Using Utility-Community Partnerships to Enable Deeper Energy Savings
2009’s American Recovery and Reinvestment Act was a major boon for local energy efficiency programs. With ample federal funding, municipalities were able to achieve substantial energy savings. But as ARRA wound down, many important local efficiency programs were in danger of being left unfunded. How can communities continue to make progress on energy efficiency in the absence of federal funding?
In 2011, Professor Harvey Michaels and a group of graduate students in MIT’s Energy Efficiency Strategy Project (EESP) examined this issue and developed a strategy for utility-community partnerships for energy efficiency. Energy utilities—tasked in many states with providing ambitious energy savings—are in a position to offer substantial funding to help underwrite efficiency programs. Local governments and community groups—with their substantial property assets, regulatory authority, and social networks—can provide access to the hard-to-reach energy savings that have historically eluded utility-funded programs.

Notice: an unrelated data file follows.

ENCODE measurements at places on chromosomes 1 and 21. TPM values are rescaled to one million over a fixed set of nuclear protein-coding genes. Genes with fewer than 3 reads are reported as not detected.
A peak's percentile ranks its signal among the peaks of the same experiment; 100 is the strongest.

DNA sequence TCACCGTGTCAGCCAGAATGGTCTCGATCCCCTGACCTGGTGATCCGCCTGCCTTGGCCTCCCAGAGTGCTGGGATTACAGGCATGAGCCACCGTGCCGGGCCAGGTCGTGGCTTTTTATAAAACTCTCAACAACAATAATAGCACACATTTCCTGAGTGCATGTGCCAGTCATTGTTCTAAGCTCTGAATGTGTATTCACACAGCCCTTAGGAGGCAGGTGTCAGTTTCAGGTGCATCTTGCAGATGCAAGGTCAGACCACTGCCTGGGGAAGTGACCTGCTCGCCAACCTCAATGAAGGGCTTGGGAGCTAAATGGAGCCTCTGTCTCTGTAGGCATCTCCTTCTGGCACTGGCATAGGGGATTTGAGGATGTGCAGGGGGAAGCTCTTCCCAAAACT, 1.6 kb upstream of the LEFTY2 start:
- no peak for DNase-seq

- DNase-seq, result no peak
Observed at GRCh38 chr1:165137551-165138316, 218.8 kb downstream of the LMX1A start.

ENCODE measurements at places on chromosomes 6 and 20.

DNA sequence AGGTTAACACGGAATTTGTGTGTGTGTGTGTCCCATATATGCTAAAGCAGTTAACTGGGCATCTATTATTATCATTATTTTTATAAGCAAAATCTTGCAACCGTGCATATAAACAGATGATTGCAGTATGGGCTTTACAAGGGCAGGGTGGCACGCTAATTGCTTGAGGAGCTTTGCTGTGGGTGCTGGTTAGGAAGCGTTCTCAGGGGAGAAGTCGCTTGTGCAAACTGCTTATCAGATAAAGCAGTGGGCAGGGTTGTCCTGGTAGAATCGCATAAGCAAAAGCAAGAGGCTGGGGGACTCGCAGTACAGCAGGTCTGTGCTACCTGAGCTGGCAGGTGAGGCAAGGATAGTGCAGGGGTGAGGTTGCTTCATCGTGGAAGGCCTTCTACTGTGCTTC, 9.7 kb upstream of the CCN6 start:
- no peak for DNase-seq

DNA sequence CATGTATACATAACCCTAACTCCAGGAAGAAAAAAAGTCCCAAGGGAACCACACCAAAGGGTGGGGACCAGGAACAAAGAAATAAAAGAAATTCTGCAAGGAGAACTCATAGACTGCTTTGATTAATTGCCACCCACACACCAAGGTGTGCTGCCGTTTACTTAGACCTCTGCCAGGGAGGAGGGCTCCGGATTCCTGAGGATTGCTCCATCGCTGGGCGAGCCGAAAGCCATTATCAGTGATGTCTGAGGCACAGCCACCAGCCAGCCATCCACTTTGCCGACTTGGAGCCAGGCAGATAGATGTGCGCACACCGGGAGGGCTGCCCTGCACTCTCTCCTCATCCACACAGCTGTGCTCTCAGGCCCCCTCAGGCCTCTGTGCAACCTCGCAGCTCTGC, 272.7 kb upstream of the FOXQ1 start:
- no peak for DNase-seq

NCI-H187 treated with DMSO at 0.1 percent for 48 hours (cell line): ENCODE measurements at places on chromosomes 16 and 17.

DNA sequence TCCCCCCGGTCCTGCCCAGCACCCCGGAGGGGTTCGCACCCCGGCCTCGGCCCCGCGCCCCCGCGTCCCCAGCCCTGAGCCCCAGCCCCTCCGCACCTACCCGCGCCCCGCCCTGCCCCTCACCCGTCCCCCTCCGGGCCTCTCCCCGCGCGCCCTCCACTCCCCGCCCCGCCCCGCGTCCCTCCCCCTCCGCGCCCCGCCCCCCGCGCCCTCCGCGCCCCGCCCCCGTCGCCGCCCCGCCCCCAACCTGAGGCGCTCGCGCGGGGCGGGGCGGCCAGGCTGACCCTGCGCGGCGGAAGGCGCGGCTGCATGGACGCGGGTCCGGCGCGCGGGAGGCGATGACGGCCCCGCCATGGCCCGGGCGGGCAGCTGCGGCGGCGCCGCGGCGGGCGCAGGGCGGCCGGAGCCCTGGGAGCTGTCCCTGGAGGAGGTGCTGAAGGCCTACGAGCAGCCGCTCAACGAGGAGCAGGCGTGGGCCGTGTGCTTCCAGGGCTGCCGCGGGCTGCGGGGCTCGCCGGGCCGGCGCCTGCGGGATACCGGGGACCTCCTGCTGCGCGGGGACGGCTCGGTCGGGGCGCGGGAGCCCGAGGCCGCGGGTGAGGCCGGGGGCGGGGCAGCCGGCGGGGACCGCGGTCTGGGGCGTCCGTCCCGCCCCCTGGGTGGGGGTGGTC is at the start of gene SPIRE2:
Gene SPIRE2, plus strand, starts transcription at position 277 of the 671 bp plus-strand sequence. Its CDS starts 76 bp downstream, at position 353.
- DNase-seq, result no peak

EESP proposes a model of a mutually beneficial energy efficiency utility-community partnership. The group focuses specifically on delivering savings in public buildings, involving utilities in the development of more stringent energy codes and benchmarking efforts, and conducting better program marketing through existing community organizations. They also demonstrate how a local revolving loan fund could be established to provide continual benefits to utilities, program partners, and local communities. Read more about the group’s suggestion in EESP’s white paper.